Forget the subtitle. Richard Bradford's First Boredom, then Fear: The Life of Philip Larkin is not a biography, and at less than 300 pages it cannot hope to rival Andrew Motion's magisterial work. Instead, regard it as a critical book that takes Larkin's life as its structure and intersperses literary analysis with episodes of biographical summary.
Bradford insists on the importance of a biographical context to a reading of the works. The early poem "To My Wife" is thus "a savagely economical account of his parents' marriage (which) could indeed have been uttered by his father"; from "I Remember, I Remember" Larkin edited out the figure of Monica Jones, who was with him on the railway journey it describes; "Friday Night at the Royal Station Hotel" recalls the place where Larkin sometimes took Maeve Brennan; while "Annus Mirabilis" describes Larkin's relationship with her - a dimension that, Bradford claims, "further animates one's fascination with its author".
But does it? After all, the poems do not have to be read within the context of Larkin's life. Before his death in 1985, most readers knew virtually nothing of him. Were they worse off than we are now, one wonders, surrounded by a plethora of biographical data? To take an innocuous example: does it make any difference that "The Whitsun Weddings" was "inspired by a train journey from Hull to London on 28 May, 1955, the Saturday of the Whitsun weekend"? Its power as a literary work surely has nothing to do with such minutiae.
Confronted with a weight of biographical interpretation such as that offered by Bradford - some of it plausible, some less so - one is tempted to ask, does any of it matter? Dragging the author down to one's own level is an inevitable by-product of the biographer's (and critic's) labour, and one with which most of us are glad to go along. Though outwardly disapproving, we are inwardly pleased to find that the artist is as shambling and chaotic in his or her life as we are.
But Larkin's is an extreme case. It is impossible not to feel enervated, even mildly depressed, by Bradford's recounting of Larkin's private life: the "impressive" porn stash (that included magazines with titles such as Bizarre and Swish ); his interest in photography, which he used to record his own amatory encounters; his documentation of masturbatory activities in notebooks and letters to Kingsley Amis; Monica Jones's "impressively varied wardrobe of erotic underwear" ("Do you remember putting on your red belt and openwork stockings?", Larkin asked her); his acquisition of a telescope so that, as Amis charmingly put it, he could "get a better view of passing tits". Which is to say nothing of the multiple affairs, the Nazi regalia owned by his father and so forth.
Bradford's strategy, when dealing with all this, is to look for excuses: Larkin's interest in porn, he suggests, is really a form of academic study ("The detailed scrutiny which Larkin brings to erotica betrays the temperamental stamp mark of a New Critic"); his racist inclinations were those of "a self-willed grotesque", to be explained by the combined influence of his father and Colin Gunner, who encouraged them; while poor Monica and her "openwork stockings" were a form of therapy that served to "erase Larkin's fear of drab permanence" (whatever that means).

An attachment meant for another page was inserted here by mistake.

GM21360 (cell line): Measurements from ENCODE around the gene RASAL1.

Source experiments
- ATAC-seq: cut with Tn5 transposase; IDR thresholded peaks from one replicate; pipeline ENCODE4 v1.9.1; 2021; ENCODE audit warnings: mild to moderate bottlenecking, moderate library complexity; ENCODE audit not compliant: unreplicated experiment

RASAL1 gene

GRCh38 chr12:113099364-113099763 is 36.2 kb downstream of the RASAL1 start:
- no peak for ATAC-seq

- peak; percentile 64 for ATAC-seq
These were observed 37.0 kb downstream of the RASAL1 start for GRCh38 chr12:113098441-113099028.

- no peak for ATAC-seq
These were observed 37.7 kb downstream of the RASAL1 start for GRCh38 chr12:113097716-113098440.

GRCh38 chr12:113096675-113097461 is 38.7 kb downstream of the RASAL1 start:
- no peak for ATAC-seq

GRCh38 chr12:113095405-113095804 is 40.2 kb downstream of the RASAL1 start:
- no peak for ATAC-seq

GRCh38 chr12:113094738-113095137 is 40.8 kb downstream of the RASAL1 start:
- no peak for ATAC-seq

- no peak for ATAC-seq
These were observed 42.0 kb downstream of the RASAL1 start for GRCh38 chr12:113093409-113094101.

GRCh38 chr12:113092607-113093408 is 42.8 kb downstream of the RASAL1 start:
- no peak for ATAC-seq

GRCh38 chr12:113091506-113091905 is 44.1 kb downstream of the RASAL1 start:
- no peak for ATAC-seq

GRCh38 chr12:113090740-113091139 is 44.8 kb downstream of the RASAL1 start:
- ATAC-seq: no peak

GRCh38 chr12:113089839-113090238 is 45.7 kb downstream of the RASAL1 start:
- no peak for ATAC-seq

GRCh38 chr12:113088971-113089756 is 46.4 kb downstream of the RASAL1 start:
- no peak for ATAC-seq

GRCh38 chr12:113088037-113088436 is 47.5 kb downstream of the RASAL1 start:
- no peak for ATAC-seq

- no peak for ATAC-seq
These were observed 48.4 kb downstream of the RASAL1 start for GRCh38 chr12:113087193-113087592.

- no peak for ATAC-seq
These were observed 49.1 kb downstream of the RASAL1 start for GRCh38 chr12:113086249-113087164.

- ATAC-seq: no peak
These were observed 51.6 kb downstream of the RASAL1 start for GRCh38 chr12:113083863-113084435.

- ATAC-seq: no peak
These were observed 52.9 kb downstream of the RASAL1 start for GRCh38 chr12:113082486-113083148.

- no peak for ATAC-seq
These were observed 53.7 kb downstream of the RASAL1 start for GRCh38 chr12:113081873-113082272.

The truth is that Larkin was a bit of a fascist, as his letters reveal. He was capable of telling Robert Conquest: "Fuck the students (fuck you students everywhere), fuck the Common Market e'en. Hurray for Ian Smith, Ian Paisley (fuck all branches of the IRA)I Fuck the unions, fuck Harold Wilson and several cheers for the Vietnam war and Enoch Powell."
Whatever his views, Larkin will, I believe, always be regarded as a great poet; but the fact is that his advocates remain on the back foot. For Motion, the work "floats free of its surrounding material"; for Bradford, our appreciation of it is intricately related to our ability to see him whole.
Neither strategy works. The question we should be asking is: why should Larkin's biography, with all its derelictions, bother us so much? The answer is that the mess of real life, especially in Larkin's case, is an affront to the ideal, ordered beauty of a poem, even one that takes as its first line, "Love again: wanking at ten past three".
It seems to us as readers that life, with all its errors, false steps and violations (as we see it), compromises the poetry almost to the point of strangling the idealising impulse by which it is underpinned. That is not the poet's fault. What it betrays is something within ourselves - the compulsion to make biographical fact square with the ideal space of art. It never does. After all, it is the nature of the work to transcend the chaos out of which it came. Our reaction is always the same: we react like spoilt children, condemning the artist and criticising their work on grounds that echo our frustrations.
It is a sad paradox that, because the excuses do not convince, Bradford succeeds only in deepening the pit into which modern critics have cast Larkin, even though he writes as his apologist. The problem is less with Larkin than with the unwritten law demanding that writers conform retrospectively to the rules we make for them, regardless of the impossibility of their doing so, and our own reluctance to face up to what it reveals of ourselves.
Duncan Wu is professor of English language and literature, Oxford University.
First Boredom, Then Fear: The Life of Philip Larkin
Author - Richard Bradford
Publisher - Peter Owen
Pages - 2
Price - £19.95
ISBN - 0 7206 1147 4